The Good News of Good Friday
Homily for the Good Friday Celebration of the Lord’s Passion
Preached on March 29, 2013 at Saint Andrew Catholic Church, Harrodsburg KY
Readings: Isaiah 52:13-52:12; Psalm 31:2, 12-13, 15-17, 25; Hebrews 4:14-16; 5:7-9; John 18:1-19:42
Bill Longworth was raised Catholic, but somewhere along the way he had left the practice of the Faith. On Good Friday 2008, something inside him, some seed that was planted within him when he was growing up, told him that he needed to be in Church. He asked his wife Jennifer if she had any interest in going to the service at Mary, Queen of the Holy Rosary in Lexington. She was curious about what went on in a Catholic church and went along with him. They got there late, around the time that I was going up to the ambo to preach my homily. Jennifer was intrigued by what I had to say; she did not expect that a Catholic priest like me would have spoken about sin or the suffering of Jesus, the cross or being a disciple of Christ. It dawned on her that Catholics were Christians, too, and that realization drew her, a daughter of a United Methodist pastor, to reconsider her views about the Catholic Church.
What I had to say that Good Friday helped to change her mind about Catholics. But, something else she saw at that service changed her life.
Jerry Ubelhor was a devout Catholic whose illness and old age had forced him into a wheelchair. Yet, even that did not stop him from going to morning Mass every day. He would follow the flow of the Mass with his well-worn missal at the back of the Church and his wife Gloria would wheel him up from there for Communion. But, on Good Friday 2008, Jerry rose from his wheelchair and walked up with forearm crutches to kiss the Cross of the Lord.
Jennifer Longworth saw this and it brought her to tears. She could see how difficult it was—painful even—for Jerry to walk up to the Cross. Yet, at that moment she recognized what Saint Paul had once said to be true: “The message of the Cross is foolishness to those who are perishing, but to us who are being saved it is the power of God” (1 Cor. 1:18). However weak he was, the Cross was not a crutch for Jerry. It was the source of the strength that swelled his spirit. It was the trophy of the Savior’s victory over sin and suffering, a victory over disease and death that by baptism Jerry knew he already shared. Although his own frail body belied any glimpse of victory, he found in the Crucified Christ not just One who was able to sympathize with his weaknesses (cf. Heb. 4:15), but more so One who bore on His body all the sins and failings (cf. Is. 53:4-5) that Jerry could never have endured on his own.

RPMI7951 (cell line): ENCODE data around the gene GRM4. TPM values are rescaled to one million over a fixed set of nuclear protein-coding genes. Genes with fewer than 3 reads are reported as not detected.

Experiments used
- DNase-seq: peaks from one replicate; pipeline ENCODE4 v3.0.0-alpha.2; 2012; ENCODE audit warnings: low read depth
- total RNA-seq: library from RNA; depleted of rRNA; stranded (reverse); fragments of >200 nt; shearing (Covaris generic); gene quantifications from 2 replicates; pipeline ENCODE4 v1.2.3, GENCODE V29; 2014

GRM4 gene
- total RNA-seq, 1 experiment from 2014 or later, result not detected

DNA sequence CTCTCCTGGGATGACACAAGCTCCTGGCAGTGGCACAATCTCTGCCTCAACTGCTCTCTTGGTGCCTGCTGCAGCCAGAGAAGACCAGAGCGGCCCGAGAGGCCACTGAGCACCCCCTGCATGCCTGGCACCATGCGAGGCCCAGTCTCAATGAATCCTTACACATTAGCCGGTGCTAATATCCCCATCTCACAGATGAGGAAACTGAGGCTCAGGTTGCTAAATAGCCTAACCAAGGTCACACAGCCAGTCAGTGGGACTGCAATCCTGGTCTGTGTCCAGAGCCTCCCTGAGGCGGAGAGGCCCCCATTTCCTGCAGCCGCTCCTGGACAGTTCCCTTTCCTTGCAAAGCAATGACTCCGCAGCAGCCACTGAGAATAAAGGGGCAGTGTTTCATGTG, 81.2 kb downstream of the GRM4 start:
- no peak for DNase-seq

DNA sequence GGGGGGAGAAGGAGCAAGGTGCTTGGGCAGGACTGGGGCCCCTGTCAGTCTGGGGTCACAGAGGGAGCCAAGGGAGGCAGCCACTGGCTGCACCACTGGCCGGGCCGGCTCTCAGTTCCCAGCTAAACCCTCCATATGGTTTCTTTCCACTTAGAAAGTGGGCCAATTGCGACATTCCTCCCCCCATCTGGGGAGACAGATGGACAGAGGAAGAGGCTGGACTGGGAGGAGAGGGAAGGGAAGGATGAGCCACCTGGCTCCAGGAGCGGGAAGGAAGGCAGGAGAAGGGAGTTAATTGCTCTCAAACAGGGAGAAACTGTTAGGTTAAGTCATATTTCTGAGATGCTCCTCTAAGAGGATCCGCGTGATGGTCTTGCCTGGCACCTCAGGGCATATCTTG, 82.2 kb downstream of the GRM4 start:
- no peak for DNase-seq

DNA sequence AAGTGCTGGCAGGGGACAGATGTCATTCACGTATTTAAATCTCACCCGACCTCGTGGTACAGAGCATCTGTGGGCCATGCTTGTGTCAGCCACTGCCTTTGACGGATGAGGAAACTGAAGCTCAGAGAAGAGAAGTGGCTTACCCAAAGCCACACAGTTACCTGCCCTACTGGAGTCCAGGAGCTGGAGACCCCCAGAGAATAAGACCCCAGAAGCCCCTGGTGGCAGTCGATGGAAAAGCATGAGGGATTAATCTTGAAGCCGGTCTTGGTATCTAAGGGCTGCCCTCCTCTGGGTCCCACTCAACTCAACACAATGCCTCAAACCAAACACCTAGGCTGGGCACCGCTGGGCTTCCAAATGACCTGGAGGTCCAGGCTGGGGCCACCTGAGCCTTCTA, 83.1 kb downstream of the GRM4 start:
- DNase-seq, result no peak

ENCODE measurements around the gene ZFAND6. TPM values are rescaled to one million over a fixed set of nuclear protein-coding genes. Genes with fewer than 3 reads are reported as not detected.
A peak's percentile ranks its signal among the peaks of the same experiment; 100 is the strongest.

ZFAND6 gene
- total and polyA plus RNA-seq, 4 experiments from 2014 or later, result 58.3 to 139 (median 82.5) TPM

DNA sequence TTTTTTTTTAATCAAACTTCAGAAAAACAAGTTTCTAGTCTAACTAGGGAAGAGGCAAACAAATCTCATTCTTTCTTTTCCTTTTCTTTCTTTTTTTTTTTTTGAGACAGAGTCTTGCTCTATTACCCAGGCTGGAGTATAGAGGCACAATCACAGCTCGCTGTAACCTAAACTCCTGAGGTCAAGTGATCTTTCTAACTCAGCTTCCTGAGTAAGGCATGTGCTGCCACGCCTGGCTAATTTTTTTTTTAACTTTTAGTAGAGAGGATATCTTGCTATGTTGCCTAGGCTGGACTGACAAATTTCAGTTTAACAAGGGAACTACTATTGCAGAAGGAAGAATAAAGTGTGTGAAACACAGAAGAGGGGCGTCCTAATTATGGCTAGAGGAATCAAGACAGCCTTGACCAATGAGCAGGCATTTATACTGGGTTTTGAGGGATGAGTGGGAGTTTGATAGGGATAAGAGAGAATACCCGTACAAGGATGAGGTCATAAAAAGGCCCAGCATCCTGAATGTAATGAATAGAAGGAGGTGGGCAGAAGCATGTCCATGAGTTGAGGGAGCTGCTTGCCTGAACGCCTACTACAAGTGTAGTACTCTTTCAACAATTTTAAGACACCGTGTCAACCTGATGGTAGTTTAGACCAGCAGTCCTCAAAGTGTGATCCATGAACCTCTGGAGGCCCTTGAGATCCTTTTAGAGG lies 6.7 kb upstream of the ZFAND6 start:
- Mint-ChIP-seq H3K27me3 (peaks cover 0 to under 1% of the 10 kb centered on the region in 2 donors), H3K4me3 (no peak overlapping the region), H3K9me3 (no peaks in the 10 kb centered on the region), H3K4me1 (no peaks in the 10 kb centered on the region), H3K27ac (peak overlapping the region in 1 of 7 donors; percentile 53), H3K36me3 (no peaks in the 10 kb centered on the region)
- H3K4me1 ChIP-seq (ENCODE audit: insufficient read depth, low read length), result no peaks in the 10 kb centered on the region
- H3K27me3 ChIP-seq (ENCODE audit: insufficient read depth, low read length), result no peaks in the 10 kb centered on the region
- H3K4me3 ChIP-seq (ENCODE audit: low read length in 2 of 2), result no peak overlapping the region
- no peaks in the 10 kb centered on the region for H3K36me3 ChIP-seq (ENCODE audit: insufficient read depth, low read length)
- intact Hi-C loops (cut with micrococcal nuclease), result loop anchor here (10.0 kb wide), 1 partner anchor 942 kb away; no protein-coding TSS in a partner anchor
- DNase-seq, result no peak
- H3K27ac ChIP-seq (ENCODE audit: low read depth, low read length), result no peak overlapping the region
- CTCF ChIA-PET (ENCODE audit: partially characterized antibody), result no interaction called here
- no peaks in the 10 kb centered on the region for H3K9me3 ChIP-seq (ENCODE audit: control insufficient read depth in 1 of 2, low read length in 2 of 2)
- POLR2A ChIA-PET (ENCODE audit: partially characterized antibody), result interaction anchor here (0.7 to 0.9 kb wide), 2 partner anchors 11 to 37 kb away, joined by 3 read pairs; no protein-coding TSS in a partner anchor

What Jennifer heard me say that Good Friday made her like Catholics. What she had seen Jerry do made her want to be one.
Shortly thereafter, Bill Longworth returned to the practice of the Faith. His wife Jennifer and their daughters joined the Church at Mary, Queen. Jennifer now works to spread the Gospel that she had received at the Catholic radio station in Lexington. Her journey of faith for me is a reminder that, though the spoken message has the power to convince, it is the lived-out message that has the power to convert.
Perhaps, that is why we have the Cross in the first place. The Bible recalls how the Lord God had sent many a prophet to tell His people that He loved them. But, they would not listen. Finally, instead of telling us, He showed us just how much He really loves us on the Cross. The searing image of the naked and dead, bruised and broken Body of His Son is so shocking a sign that generations of Christians have tried to censor it with a loincloth and sanitize it with an image of the Risen Christ. Yet, God had meant to present us with such a dreadful display of His devotion. Thus did Isaiah the seer prophesy, “Even as many were amazed at Him—so marred were His look beyond human semblance and His appearance beyond that of the sons of man—so shall he startle many nations; because of Him kings shall stand speechless; for those who have not been told shall see, those who have not heard shall ponder it” (Is. 52:14-15).
God could have kept on telling us that He loves us. But, He knew that that would hardly change our minds about Him. So, with the cross He showed us just how far He is willing to go with His love.
The question is: would His spectacle at Calvary be enough to change us? Would it be enough to make us follow Jerry’s lead: kiss that cross and cling to it, take it up and carry it every day?
Whatever it is we decide to say or do, know this: someone is listening and someone is watching. And what they will hear or see from us here and hereafter just might be the Good News about Good Friday that they have been waiting for.
NB. Jerome Ambrose “Jerry” Ubelhor died in Lexington, KY on March 13, 2013, two weeks before Good Friday. Jennifer Longworth sang with the choir at his Funeral Mass at Mary, Queen of the Holy Rosary Church.